DevOps team uses Riverbed Stingray to load-balance websites

The DevOps team at Vivastreet, the U.K.'s answer to Craigslist, uses the scripting ability of the Riverbed Stingray ADC to roll out new apps.

A large website operator is using the scripting capabilities of Riverbed Stingray application delivery controllers to enable its DevOps team to automate application delivery policies as it deploys new applications and services.

DM Services Inc. runs Stingray application delivery controllers (ADCs) on two Solaris servers to handle 25 million daily page views and a peak flow of 80 Mbps from the public Internet to Vivastreet, a popular classified ads site serving Western Europe and South America. W3 Ltd., which owns Vivastreet, uses DM Services to provide both infrastructure and services from its New York-based data center.

"Stingray Traffic Manager balances the load of all our global Web requests to the website," said Ben Block, chief technology officer of DM Services. "We are in 19 countries. The load balancers will make various decisions based on different criteria and send that off to different application servers."

Prior to Riverbed Stingray, DM Services was load-balancing Vivastreet with open source HAProxy load balancers, which were fully capable of handling the site's traffic but lacked the scripting capabilities that Block's team needed for building complicated load-balancing rules.

DM Services needed to write scripts that stripped out header information or cookie information and redirected traffic based on cookies or IP addresses. The contractor also wanted to strip out debugging information used by the development team, which the infrastructure team didn't want users to see when the website loaded on their browsers. Stingray's TrafficScript capabilities fulfilled this need, Block said.

In addition, the ADC's scripting features allowed DM Services' DevOps organization to automate the rollout and pooling of services to support Vivastreet's core application.

"It gives the operations team and the sysadmin team the ability to really help the [software] engineers to segment the services," Block said. "Let's say we have a new service we want to provide -- for example, we redeveloped our search API [application programming interface] that is used by our mobile app. That re-architected app or service was deployed to one of our Web servers when it went into a beta release. The DevOps guys were able to create a pool [of servers] just for that service, saying any request for this domain name [should] route to just this one application server. [A pool of one server was enough], because we knew it was in beta. Then they were very easily able to say, 'We're going to deploy a second application server and add it to the pool.' In that respect, the DevOps team is able to very easily control the routing of requests and where different services and applications live within our infrastructure to manage stress tests and new loads for applications or services that we aren't quite sure how they're going to behave."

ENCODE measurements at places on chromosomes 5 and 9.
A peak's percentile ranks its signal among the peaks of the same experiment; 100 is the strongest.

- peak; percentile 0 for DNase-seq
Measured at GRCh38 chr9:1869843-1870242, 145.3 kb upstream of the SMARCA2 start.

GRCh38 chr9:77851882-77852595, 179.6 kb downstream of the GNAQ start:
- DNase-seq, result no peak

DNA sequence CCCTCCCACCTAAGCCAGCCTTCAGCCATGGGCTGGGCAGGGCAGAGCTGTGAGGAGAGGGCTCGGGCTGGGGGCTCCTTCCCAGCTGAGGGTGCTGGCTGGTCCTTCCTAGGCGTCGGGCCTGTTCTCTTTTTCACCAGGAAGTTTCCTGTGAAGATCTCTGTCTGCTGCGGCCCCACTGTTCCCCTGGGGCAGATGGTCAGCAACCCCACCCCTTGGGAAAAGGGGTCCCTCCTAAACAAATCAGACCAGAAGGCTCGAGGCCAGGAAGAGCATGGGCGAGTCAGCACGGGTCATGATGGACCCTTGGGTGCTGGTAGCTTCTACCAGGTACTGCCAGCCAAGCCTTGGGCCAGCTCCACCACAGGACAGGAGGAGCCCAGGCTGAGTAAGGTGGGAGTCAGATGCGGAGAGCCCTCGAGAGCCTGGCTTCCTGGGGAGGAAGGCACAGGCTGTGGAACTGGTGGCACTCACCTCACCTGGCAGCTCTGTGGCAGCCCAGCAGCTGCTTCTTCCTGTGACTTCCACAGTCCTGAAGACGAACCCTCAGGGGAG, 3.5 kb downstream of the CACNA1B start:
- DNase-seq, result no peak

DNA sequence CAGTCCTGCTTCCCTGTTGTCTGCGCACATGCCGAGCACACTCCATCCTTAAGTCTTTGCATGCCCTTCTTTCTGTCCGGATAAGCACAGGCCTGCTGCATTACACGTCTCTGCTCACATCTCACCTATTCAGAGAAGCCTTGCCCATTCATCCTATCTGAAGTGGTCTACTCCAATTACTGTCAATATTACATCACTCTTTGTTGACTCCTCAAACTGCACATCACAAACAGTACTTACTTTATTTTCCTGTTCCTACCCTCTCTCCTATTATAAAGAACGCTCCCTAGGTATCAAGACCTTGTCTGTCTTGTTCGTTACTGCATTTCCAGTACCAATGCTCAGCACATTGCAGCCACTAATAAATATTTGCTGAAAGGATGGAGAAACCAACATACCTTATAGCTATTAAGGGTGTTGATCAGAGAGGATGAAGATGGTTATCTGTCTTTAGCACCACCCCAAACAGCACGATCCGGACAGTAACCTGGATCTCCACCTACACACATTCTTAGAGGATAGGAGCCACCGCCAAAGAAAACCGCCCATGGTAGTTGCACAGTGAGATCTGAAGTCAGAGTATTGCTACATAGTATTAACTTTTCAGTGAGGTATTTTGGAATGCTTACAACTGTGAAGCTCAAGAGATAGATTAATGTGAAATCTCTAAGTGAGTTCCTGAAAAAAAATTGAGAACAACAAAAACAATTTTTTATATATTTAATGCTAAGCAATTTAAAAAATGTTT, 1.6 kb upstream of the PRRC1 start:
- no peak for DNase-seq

The DevOps team hasn't integrated its Stingray ADCs into an orchestration platform such as Chef or Puppet, although Block said that is something the unit is thinking about. Instead, Block's team is focused on using Jenkins, the open source continuous integration services platform, to pull servers out of application pools via APIs, deploy applications on them and put them back into those pools, Block said.

"The [software] engineering team is building applications and enhancing the features and executing the roadmap day in and day out. They understand our internal application better than the DevOps guys. Sometimes they will help the DevOps guys, say this is how we should route traffic or we need to worry about this cookie. But generally, it's the DevOps guys that are reconfiguring Stingray and managing it."

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